Computer Security Awareness
Supplementary Material

  1. Passwords:
    exploitation of weak passwords is still one of the most likely sources of security incidents. All passwords should be strong (not simple names or words, but employing a combination of letters, numbers and symbols, and of course never the same as a username or computer node name); secure (not written down, especially not on a post-it note attached to the computer); distinct (you should not use the same password for multiple systems); and not shared with others (there are better ways to share computing resources or accounts if necessary).
  2. unattended machines:
    even with the current policy of restricted access to the lab, there are still computers that disappear under mysterious circumstances (and not only during nights and weekends). Moreover, it takes only a few careless clicks in a web browser by a passer-by to infect your desktop machine with worms or viruses. So, make sure that machines are physically secured and screens are set to be password-locked when a computer is left unattended.
  3. local system administrators:<
    local admins are our first line of defense for computer security. They configure and maintain the local systems to allow work to proceed securely, they update the system with needed security patches, and they watch out for suspicious and unusual occurances that could indicate a security incident. Every machine at the lab must have a local admin. Make sure you know who the admin for your desktop machine is; and if it is you, be sure you are aware of the various duties incumbent upon a system administrator. In particular, all machines on the lab network must be registered and have a registered sys admin so that responsible parties can be located quickly during security incidents and can be kept informed of critical patches and updates for the system. Machines without a registered admin tend to be summarily blocked from the network at the first sign of trouble. If you are managing your own desktop make sure that you have registered; if your machine is managed by someone else check that they have registered your machine. You can check on the machine and system admin registration by clicking here and searching for your machine by system name, IP address, node name, property tag number or MAC address. Clicking on the system number after the machine is found will show you if there is a registered system administrator and who it is.
  4. Data backup:
    one of the most important responsibilities of lab computer users is the custodianship of data. Computers are quite reliable but not infallible, so all data and other information stored on computers that might be needed in the future must be backed up. In most cases you probably will not perform the data backup yourself, but you should make sure you are aware of who is backing up your data, and perhaps even occasionally test that files can be retrieved from the backups.
  5. Reporting computer security incidents:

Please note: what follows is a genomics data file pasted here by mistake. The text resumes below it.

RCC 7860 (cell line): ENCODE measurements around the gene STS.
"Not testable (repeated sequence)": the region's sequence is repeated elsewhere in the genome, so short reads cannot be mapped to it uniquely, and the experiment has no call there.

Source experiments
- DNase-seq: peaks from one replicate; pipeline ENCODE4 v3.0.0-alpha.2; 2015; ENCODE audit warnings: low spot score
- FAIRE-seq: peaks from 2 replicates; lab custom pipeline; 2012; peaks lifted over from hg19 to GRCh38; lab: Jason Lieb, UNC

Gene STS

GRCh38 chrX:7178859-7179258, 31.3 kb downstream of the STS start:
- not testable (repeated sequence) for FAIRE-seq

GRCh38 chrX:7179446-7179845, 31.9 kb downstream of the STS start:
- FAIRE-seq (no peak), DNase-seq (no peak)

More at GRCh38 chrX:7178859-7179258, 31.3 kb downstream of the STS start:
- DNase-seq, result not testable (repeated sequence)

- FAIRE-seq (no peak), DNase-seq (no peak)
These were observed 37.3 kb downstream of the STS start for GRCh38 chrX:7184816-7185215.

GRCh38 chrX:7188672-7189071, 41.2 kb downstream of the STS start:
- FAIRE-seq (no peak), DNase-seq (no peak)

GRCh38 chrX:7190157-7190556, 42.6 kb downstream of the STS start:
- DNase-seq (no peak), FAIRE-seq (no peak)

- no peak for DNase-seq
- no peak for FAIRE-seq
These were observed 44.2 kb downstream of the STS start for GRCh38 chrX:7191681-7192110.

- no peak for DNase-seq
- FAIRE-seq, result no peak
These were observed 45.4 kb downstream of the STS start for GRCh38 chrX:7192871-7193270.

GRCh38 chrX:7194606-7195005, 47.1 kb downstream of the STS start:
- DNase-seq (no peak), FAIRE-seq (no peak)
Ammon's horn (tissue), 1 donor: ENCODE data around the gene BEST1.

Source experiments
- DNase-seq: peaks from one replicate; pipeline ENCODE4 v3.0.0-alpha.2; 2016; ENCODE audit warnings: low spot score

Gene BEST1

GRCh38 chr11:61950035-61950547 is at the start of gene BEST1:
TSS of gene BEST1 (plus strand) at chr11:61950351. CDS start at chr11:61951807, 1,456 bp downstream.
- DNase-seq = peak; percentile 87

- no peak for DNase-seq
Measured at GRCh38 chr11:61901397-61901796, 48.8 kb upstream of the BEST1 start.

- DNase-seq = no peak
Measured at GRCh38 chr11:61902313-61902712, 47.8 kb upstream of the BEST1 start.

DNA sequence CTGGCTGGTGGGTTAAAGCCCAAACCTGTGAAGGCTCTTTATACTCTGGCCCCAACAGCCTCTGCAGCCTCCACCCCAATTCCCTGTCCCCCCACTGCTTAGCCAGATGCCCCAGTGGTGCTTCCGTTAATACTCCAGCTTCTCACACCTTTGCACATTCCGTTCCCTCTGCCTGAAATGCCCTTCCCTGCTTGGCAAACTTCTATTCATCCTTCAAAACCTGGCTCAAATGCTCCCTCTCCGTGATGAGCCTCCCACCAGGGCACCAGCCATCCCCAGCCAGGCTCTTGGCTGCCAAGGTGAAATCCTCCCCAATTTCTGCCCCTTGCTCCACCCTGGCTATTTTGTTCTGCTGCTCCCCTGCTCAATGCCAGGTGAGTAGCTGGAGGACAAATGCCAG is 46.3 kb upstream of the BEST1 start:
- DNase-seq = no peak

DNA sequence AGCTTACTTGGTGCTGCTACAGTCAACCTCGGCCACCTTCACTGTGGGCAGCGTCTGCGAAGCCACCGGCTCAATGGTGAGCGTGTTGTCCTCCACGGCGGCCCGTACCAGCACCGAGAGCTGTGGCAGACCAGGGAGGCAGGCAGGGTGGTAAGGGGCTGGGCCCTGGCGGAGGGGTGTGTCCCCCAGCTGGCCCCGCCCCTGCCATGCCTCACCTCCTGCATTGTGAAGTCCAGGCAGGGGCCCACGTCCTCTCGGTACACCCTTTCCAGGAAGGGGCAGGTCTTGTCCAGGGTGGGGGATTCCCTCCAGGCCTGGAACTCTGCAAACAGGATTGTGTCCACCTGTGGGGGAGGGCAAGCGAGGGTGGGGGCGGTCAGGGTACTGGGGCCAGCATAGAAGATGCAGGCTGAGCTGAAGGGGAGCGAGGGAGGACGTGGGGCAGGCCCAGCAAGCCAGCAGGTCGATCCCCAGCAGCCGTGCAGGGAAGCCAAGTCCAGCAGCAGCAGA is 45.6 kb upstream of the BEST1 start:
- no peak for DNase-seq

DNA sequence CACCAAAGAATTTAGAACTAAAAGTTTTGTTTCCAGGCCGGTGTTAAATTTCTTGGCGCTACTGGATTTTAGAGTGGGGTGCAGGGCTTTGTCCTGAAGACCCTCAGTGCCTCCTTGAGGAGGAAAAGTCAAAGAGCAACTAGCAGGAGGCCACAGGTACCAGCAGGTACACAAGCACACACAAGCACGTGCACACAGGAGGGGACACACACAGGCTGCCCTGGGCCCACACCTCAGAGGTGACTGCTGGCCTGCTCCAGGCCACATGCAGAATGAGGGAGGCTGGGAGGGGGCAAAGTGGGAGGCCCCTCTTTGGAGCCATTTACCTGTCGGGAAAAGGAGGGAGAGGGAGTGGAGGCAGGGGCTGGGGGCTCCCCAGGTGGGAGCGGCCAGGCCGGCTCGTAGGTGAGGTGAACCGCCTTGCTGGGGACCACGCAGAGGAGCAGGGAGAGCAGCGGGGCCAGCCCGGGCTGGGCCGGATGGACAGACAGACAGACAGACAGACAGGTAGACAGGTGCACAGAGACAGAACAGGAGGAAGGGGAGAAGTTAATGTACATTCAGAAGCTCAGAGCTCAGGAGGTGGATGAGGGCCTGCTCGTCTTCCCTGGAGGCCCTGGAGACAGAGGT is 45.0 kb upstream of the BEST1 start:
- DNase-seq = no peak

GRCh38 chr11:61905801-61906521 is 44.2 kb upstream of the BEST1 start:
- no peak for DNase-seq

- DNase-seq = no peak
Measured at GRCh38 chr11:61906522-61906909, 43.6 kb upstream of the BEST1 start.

a suspected computer security incident must be reported. If the incident is ongoing or presents an imminent threat, call x2345 at any time during the night or day and the incident response team member on call will be immediately paged. For incidents that do not require prompt attention, you can report by email to for followup within a few hours. When there is a potential incident the local user or admin should never attempt to "clean up" the suspicious activity before computer security experts have an opportunity to study the machine, since evidence of the incident will be needed by the laboratory and possibly by law enforcement personnel. The suspected infected machine should probably be physically disconnected from the lab network. Machines under investigation (which will normally have clear signs indicating they are to remain off the network) must never be reconnected before getting approval from the security team.
  6. Virus checking:
    With the variety of different ways of delivering viruses it is critical to have up to date virus checking software on your PC. Email can reach your machine without going through the lab email gateways, and viruses can arrive from the web, from shared files,and when a portable machine is away from the lab. Make sure that your virus checking software is configured to run regularly and to be updated with new virus signatures. Your division/section support personnel can supply you with these items if you need them.
  7. email:
    email atttachments are a very frequent source of infection of lab machines. You should be aware that you can never trust the "From:" field in an email message (it is trivial to forge), and should exercise extreme care in opening attachments. In a recent incident a lab employee was expecting a price quote from a colleague and received email purporting to come from them with the subject line "price", but the attachment was actually a virus from another source entirely. Your mail reader should be configured so that it does not automatically open or preview attachments and does not interpret html (web) code embedded in the email.
  8. web browsing:
    The web is another frequent source of infection, as clicking on web links can easily cause malicious code to execute on your desktop machine. You should use a safe browser with up to date security patches (Internet Explorer is particular insecure, even when patched), and should use discretion in clicking on unfamiliar web links.
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Information compiled and maintained by Computer Security Team ; last modified by TR on July 13, 2006.
(Address comments about page to the Computer Security Team.)